“A criminal mastermind unleashes a twisted form of justice in Spiral, the terrifying new chapter from the book of Saw.” Director: Darren Lynn BousmanWriters: Henry Gilroy, Steven Melching, Scott MurphyStaring: […]
“A criminal mastermind unleashes a twisted form of justice in Spiral, the terrifying new chapter from the book of Saw.”
Director: Darren Lynn Bousman
Writers: Henry Gilroy, Steven Melching, Scott Murphy
Staring: Chris Rock, Samuel L. Jackson, Max Minghella, Marisol Nichols
Streaming: VUDU Rental
Release Date: May 14, 2021
Expectations were not high for Spiral: From The Book Of Saw, yet it still falls below expectations. Despite staring the not-of-seen but incredibly talented Chris Rock, this attempted reinvigoration of the Saw franchise is rushed, muddled mess.
One of the biggest differences between the typical Saw sequels compared to Spiral: The Book Of Saw is that this most recent torture-inducing story is character driven. Detective Zeke Banks (Chris Rock) is an oft hated on cop who is seen as a rat within his department. Banks must battle back his need to be alone when Captain Angie Garza (Marisol Nichols) gives him a new rookie partner, Detective William Schnek (Max Minghella). Don’t forget to throw in there a testy relationship between Zeke and his father, who is played by Samuel L. Jackson.
I’ll be honest with you folks, I can’t harp on the character stuff anymore. Spiral: From The Book Of Saw is a real mess. When the killing spree starts, the optimistic feeling of hope dies. The traps set by the Jigsaw copycat are not even inventive, and they truly don’t seem survival in any sense of the word. In the original SEVEN PART FRANCHISE (insane, right?), John Kramer does usually abide by the rule that the victim entrapped has a chance to survive. The characters killed in this movie really don’t for the most part. Severing one’s vertebrate or spinal column does not seem feasible.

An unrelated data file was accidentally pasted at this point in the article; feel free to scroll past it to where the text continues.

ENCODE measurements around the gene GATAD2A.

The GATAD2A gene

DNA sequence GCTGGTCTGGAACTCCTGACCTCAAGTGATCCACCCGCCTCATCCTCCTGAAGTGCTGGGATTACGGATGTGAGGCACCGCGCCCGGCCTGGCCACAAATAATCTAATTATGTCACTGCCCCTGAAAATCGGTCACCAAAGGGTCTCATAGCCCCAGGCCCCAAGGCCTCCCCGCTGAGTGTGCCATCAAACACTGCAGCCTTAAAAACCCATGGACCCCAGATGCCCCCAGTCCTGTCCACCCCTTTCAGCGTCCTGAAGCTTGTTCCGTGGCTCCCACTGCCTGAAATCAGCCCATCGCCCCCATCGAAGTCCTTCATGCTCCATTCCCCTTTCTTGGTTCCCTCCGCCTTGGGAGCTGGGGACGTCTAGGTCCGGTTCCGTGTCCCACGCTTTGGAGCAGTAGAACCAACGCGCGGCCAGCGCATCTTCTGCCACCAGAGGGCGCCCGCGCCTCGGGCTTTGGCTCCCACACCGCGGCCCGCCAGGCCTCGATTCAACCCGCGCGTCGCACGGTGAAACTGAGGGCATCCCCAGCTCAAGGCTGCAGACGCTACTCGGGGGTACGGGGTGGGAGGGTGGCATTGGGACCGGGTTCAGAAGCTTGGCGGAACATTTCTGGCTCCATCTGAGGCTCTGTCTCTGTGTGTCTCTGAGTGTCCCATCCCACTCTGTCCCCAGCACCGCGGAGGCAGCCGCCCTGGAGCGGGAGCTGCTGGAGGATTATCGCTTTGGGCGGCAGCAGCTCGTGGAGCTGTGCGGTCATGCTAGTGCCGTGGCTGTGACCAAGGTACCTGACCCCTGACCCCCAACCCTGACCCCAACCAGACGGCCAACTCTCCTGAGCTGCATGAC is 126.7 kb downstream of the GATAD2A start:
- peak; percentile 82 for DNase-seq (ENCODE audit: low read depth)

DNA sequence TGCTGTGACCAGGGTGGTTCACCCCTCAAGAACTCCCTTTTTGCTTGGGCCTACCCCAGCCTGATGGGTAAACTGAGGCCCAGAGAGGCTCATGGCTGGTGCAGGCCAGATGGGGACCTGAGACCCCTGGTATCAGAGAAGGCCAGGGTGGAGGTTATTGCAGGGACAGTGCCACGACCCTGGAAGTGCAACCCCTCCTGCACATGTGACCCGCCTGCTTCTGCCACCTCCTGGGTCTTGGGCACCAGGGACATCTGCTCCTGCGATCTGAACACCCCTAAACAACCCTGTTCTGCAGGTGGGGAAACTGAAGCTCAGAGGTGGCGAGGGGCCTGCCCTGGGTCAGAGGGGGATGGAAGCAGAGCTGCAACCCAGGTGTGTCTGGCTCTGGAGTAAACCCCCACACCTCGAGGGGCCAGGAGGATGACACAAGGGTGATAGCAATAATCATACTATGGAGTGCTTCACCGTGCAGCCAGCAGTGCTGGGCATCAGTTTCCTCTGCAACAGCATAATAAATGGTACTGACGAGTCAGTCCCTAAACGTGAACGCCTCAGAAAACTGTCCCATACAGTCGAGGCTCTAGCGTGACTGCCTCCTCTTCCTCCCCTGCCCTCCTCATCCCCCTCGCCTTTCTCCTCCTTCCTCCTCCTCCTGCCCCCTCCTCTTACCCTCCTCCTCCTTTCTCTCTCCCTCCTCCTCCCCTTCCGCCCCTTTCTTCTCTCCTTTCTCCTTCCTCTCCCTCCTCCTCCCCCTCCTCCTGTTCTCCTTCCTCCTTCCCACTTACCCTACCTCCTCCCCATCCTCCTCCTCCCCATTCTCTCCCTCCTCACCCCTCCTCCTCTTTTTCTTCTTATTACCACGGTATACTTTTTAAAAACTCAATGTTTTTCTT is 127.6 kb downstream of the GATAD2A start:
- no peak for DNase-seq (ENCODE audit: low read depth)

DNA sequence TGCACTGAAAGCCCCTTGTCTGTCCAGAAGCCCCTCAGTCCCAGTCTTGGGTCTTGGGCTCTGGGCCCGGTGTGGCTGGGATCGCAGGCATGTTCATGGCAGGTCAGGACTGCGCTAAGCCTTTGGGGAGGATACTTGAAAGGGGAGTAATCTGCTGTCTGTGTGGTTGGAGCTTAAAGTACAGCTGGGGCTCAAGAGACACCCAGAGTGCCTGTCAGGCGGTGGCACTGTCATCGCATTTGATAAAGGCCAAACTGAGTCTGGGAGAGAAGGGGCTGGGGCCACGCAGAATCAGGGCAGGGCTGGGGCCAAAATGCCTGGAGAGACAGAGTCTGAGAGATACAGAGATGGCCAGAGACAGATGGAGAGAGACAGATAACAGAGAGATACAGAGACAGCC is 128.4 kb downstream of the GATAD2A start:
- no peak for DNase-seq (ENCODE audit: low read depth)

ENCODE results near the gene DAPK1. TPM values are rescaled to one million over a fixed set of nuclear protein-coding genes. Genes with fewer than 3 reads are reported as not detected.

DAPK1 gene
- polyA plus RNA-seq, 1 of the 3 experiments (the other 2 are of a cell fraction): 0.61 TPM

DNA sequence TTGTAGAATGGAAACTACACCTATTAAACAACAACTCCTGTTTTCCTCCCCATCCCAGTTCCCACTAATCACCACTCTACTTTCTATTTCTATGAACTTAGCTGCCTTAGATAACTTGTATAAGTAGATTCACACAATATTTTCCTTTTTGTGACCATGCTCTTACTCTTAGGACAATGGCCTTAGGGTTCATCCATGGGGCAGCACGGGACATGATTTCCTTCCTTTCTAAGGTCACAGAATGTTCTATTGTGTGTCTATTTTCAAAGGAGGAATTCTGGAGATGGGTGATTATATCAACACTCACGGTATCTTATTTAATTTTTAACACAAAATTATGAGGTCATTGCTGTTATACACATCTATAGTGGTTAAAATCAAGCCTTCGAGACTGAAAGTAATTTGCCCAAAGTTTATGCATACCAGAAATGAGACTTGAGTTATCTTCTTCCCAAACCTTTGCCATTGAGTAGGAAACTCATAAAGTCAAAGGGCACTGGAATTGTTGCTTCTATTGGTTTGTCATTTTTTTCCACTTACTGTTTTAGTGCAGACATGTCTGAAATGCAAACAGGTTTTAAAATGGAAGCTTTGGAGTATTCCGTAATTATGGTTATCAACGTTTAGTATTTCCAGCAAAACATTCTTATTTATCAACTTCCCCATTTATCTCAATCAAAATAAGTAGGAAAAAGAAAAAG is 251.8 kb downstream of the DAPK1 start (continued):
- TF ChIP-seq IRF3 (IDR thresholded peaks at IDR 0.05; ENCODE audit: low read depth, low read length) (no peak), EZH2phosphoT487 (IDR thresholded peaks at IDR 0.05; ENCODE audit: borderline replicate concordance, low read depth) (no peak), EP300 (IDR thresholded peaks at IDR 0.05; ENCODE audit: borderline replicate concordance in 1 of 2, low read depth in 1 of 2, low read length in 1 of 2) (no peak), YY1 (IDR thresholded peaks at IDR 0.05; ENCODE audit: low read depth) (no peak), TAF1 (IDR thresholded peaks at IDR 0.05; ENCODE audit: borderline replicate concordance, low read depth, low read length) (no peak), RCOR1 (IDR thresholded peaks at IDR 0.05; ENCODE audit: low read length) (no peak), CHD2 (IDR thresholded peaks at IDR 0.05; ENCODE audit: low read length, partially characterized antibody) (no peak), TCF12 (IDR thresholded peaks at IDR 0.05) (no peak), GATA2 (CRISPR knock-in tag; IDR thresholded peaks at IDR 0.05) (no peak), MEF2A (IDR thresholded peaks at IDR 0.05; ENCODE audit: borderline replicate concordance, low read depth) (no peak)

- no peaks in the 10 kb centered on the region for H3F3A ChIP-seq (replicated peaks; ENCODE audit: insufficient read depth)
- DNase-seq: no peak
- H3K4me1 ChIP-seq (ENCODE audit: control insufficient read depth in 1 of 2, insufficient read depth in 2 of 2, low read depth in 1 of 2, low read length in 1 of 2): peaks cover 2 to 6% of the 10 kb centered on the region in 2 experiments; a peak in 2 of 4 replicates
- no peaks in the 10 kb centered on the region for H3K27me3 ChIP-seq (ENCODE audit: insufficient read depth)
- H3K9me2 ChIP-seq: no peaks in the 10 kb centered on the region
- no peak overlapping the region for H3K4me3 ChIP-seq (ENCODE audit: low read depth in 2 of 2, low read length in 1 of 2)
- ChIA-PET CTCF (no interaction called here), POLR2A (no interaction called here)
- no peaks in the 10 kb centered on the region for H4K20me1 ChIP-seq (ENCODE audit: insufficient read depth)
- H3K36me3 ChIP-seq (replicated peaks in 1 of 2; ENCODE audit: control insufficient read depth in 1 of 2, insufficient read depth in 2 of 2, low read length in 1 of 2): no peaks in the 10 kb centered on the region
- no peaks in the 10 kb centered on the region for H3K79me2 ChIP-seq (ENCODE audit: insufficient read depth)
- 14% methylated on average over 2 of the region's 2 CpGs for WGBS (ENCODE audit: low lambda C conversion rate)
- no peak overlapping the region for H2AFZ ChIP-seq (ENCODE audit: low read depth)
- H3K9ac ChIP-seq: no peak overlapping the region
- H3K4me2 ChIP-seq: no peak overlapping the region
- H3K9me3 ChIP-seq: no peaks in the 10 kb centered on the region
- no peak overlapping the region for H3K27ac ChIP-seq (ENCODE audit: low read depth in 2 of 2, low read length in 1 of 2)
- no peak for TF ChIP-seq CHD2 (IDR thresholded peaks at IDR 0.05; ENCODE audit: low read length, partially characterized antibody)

It is unveiled throughout the movie that the motivation for this serial killer revolves around the police force and the depravity of its past. People who abused the system are being punished for their sins, and it is up to Zeke, the one who stood up to corruption once, to try and solve the problem. Spiral: From The Book Of Saw is taking a woke approach telling a story of police brutality; if only the movie itself was able to stand the test of being, you know…watchable.
How does Spiral: From The Book Of Saw have Chris Rock at the helm but never let him be Chris Rock. Yes, there is acting, but Chris Rock is Chris Rock. The funniest part of the movie was the Gump sequel bit. Then there is the…the bad guy. Oh boy oh boy, not the horrendously boring bad guy with a monotone delivery. Oh no, not the bad guy with less charisma than a rock being dragged across the beach by a seagull. Oh no, not the bad guy who strikes fear into the heart of viewers equivalent to your mother’s homemade cookies.
The two tentpoles characters of Spiral: From The Book Of Saw don’t stand finish well on the competency or entertaining scales. Each character is boring. Each one leaves so much on the table. There is just no oomph when we get to the final showdown with Zeke and his arch nemesis. The story attempts to put stakes on the table but the movie is just so boring that there is no one left sitting at the table.
Spiral: From The Book Of Saw is the one of, if not the worst Saw inspired movies I have seen. That is a blog for a later day.
STANKO RATING: F (1.0/5 Stars)
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